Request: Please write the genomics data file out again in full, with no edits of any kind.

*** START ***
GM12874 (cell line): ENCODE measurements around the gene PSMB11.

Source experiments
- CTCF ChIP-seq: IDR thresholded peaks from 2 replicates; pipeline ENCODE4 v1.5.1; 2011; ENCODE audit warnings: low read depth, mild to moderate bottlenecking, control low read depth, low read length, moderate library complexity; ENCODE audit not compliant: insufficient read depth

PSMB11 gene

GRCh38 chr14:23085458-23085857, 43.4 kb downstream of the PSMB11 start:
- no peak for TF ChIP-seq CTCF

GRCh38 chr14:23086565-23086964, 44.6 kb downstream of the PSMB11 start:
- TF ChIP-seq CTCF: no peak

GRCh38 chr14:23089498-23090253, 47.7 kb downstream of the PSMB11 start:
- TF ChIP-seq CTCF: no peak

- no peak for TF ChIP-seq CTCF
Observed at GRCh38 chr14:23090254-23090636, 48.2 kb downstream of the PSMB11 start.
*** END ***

GM12874 (cell line): ENCODE measurements around the gene PSMB11.

Source experiments
- CTCF ChIP-seq: IDR thresholded peaks from 2 replicates; pipeline ENCODE4 v1.5.1; 2011; ENCODE audit warnings: low read depth, mild to moderate bottlenecking, control low read depth, low read length, moderate library complexity; ENCODE audit not compliant: insufficient read depth

PSMB11 gene

GRCh38 chr14:23085458-23085857, 43.4 kb downstream of the PSMB11 start:
- no peak for TF ChIP-seq CTCF

GRCh38 chr14:23086565-23086964, 44.6 kb downstream of the PSMB11 start:
- TF ChIP-seq CTCF: no peak

GRCh38 chr14:23089498-23090253, 47.7 kb downstream of the PSMB11 start:
- TF ChIP-seq CTCF: no peak

- no peak for TF ChIP-seq CTCF
Observed at GRCh38 chr14:23090254-23090636, 48.2 kb downstream of the PSMB11 start.